Fixing Failed States – Ashraf Ghani & Clare Lockhart
I’m not sure why I bought this book, I think it came from a conversation with my wife, but it was the first book I have failed to complete in a very long time. I just could not maintain an interest in it. With all due respects for the authors, it was just too dull, dry and eventually ineffective for me.
What the book has to say can be summed up simply: The United Nations and its aid agencies are a disaster. They always have been and they always will be. They are so thoroughly corrupted and self-serving that they consistently do more harm than good. Their regular pattern of failure generates resentment and frustration and the value they bring is mostly to themselves. To their credit, the authors provide numerous examples to back this up. For that, the book should really be titled “How to Break Failed States” as there is little practical in the “Fixing” path of the book. What there is that might be called “fixing” is so generic and high-level as to be worthless. While they clearly show that the United Nations causes more harm than good, they fail in any way to address how to correct that part of the problem. That really is my real complaint about the book – while it gives some really great background on the problem and wonderful examples, the solutions offered are too generic to be practical. In particular, they offer nothing in the way of “fixes” for the failed United Nations.
Here’s how it works: Take a problem, such as the Indonesian tsunami some years back. The world rushes in with tons of financial donations that are provided to the United Nations for a relief project. The United Nations now establishes an agency to oversee the “project”. They drain 20% of the funds off to hire managers and bureaucrats to manage the “project”. They spend money to establish efficient travel between headquarters and the remote locations and to purchase nice shiny new vehicles for their staff. Since all they do is manage this “project”, they have to find some outside agency or organization or company, or combination there of to actually plan and execute the project. These folks then absorb another 20% or so of the funds while they hire their own staff, set up their own headquarters etc. These folks then have to make contact with folks at the local level who will actually do the work. These folks consume another 20% or so of the funds. So, at this time we have spent 20% on the oversight of the project, 20% on the planning of the project and 20% on the execution of the project. All along this route, the persons, “Technical Experts” are provided excellent salaries ($550 million in the case of the Oil for Food program as an example), very nice accommodations, excellent state-of-the-art communications facilities, their own airline and hotels. Then these local folks have to deal with the local governmental bodies who are usually as corrupt as they come and they generally steal most of the remaining funds. Is it any wonder that of every $1.00 donated, that less that $0.10 actually reaches the target consumer? If you think this is a bad fantasy – read the book (did I really say that?) as it provides enough examples to convince any reasonable person.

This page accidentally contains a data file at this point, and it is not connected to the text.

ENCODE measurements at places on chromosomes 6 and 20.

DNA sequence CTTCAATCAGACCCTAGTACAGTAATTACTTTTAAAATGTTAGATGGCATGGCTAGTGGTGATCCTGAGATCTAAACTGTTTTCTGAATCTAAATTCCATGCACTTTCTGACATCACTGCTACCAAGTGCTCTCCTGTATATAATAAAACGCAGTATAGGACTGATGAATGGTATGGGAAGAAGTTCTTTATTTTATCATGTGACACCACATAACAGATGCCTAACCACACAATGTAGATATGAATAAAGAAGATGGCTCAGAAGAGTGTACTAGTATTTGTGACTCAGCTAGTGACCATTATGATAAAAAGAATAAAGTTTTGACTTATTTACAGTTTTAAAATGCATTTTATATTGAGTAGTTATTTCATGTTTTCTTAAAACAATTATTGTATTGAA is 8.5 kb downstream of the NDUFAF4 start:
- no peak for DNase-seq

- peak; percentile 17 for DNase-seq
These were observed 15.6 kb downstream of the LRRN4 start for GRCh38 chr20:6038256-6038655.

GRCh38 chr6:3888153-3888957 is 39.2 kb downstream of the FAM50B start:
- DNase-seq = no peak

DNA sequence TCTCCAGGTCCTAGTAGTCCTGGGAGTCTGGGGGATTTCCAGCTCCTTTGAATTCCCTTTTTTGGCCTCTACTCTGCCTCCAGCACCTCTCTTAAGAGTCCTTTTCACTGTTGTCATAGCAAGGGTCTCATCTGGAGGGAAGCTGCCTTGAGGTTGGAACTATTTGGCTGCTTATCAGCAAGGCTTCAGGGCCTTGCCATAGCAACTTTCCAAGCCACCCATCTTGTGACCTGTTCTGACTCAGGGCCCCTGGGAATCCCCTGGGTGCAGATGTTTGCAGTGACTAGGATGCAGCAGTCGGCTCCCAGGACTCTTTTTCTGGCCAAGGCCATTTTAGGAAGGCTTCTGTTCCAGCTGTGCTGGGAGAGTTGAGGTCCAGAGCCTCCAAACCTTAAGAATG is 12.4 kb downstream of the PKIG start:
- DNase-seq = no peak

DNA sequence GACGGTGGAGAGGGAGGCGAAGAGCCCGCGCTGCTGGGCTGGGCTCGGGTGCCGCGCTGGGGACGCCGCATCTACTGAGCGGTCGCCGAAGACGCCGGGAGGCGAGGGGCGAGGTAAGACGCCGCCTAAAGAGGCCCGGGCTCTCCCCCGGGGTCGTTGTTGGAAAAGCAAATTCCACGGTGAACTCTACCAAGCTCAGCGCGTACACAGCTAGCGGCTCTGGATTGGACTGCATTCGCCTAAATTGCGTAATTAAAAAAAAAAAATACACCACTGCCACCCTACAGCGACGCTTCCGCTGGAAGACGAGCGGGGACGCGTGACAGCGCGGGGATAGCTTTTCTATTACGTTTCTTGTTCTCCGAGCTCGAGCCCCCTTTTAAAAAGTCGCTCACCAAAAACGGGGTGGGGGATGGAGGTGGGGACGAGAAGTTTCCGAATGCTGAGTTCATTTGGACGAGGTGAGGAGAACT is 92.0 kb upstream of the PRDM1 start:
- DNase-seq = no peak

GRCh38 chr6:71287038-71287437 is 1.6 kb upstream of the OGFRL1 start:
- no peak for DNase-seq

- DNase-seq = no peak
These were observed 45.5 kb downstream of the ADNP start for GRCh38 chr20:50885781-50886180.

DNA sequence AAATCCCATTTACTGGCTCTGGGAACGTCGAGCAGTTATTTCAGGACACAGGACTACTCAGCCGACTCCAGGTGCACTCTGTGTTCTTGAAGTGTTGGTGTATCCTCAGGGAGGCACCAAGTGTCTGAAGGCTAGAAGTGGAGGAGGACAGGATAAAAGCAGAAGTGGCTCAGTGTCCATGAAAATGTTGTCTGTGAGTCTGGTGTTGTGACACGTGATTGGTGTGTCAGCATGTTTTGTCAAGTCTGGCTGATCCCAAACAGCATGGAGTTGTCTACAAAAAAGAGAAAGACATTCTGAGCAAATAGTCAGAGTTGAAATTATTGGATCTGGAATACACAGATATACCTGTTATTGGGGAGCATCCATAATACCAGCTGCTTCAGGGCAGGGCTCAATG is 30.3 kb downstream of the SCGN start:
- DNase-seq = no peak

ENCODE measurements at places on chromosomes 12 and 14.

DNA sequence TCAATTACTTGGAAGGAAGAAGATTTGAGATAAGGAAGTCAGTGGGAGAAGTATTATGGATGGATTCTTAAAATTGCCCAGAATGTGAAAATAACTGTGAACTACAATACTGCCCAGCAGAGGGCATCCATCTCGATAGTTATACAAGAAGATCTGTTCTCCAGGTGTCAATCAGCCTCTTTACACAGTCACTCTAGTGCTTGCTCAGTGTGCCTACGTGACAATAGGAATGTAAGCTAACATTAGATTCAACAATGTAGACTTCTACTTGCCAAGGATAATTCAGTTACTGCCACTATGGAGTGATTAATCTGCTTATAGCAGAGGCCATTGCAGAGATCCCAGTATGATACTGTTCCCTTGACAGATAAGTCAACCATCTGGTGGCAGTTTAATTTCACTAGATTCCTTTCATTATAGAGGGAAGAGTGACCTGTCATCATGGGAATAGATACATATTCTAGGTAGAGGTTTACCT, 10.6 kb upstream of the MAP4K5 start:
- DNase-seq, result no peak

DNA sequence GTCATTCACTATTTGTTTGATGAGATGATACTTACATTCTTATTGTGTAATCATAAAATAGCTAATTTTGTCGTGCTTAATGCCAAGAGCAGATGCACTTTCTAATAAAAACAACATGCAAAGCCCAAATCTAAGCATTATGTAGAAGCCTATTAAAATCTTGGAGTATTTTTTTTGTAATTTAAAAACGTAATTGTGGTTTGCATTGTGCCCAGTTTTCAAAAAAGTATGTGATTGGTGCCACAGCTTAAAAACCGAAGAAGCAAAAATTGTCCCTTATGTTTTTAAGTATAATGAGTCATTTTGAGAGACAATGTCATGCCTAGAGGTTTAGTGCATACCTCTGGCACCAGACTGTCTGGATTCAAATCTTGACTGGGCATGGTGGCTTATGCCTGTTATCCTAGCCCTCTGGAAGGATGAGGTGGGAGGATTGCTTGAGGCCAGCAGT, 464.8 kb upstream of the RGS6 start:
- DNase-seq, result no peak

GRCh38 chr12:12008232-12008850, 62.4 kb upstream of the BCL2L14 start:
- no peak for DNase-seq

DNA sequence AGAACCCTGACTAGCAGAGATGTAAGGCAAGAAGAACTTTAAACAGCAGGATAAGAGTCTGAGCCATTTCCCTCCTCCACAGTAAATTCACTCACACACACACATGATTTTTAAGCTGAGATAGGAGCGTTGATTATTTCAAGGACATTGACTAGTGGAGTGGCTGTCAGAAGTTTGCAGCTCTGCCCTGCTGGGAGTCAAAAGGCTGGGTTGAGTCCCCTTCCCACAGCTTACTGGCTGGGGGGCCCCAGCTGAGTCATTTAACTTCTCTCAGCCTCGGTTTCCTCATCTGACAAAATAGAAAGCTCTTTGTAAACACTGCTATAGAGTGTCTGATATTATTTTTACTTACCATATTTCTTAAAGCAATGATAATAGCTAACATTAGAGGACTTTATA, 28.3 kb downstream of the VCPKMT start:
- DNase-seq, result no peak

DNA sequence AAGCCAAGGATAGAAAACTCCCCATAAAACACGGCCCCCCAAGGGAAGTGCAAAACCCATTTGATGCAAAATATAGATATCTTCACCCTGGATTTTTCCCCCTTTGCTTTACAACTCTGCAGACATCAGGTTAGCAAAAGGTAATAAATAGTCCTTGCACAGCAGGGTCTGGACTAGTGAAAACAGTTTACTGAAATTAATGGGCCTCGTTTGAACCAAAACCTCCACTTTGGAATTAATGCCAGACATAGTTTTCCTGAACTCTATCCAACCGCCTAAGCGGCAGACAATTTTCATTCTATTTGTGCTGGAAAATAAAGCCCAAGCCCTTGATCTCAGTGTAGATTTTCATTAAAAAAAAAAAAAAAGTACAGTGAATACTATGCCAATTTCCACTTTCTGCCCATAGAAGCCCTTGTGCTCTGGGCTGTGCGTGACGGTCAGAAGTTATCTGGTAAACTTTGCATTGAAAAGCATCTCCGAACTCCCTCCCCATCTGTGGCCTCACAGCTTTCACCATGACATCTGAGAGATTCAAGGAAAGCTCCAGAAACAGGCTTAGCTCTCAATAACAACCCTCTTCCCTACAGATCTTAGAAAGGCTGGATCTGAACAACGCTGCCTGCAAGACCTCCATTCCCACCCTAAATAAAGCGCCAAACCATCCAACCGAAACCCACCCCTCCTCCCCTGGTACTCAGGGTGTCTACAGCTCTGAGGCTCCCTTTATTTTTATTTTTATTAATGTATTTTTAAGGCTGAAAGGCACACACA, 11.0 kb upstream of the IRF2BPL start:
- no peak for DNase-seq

The authors do not address the only known really successful program that avoids these issues – the “Micro-Loan” concept that gets small donations directly into the hands of local entrepreneurs and has been an enormous success. Neglecting to mention this draws a big condemnation from me….this is a solution that actually works and I have personal experience to back this up. Want proof – visit www.kiva.org.
There is a particular example related to Haiti that I can confirm from my other readings as correct. I know more than a smidgen about Haiti and I can tell you that this is an accurate depiction of the real world. Other particularly relevant examples are from Afghanistan and Kosovo.
So…The United Nations sucks….and this is news? They have an entire army of “Technical Experts” that they hire and who move from one project to another, making enormous salaries. One thing they do not have are auditors…..no United Nations project has ever gotten a decent audit with the exception of the “Oil For Food” program which the Bush Administration insisted the GAO audit and which found to be corrupted from the bottom, all the way to the top, including the offices of the Secretary-General Kofi Annan.
Something pointed out by Lee Kuan Yew, one of Singapore’s leaders, and a great example of a good government:
“We cannot afford to forget that public order, personal security, economic and social progress, and prosperity are not the natural order of things; that they depend on ceaseless effort and attention from an honest and effective government that the people must elect.”
An interesting statistic: “In 2005 Sweden collected 50.6% of its GDP in taxes. The EU average was 40.5%, while the U.S. proportion collected was 25.6% ($2.4 trillion in 2006). Income tax collected from individuals in the United States alone has increased from $45.6 billion in 1962 to 3 trillion in 2006. This increase in revenue underpins a concomitant rise in expenditures, with the state emerging as the primary employer. For example, as a proportion of total employment, public sector employment in the United Kingdom was 20.4% in June 2005.”…..That means 1 in 5 persons in the United Kingdom is on the public payroll, which begs the question, who the hell is actually working to pay their salaries? and benefits?
Here’s an outdated chart of public sector employment from the International Labor Organization. It’s nearly 10 years old, so the situation has only gotten worse…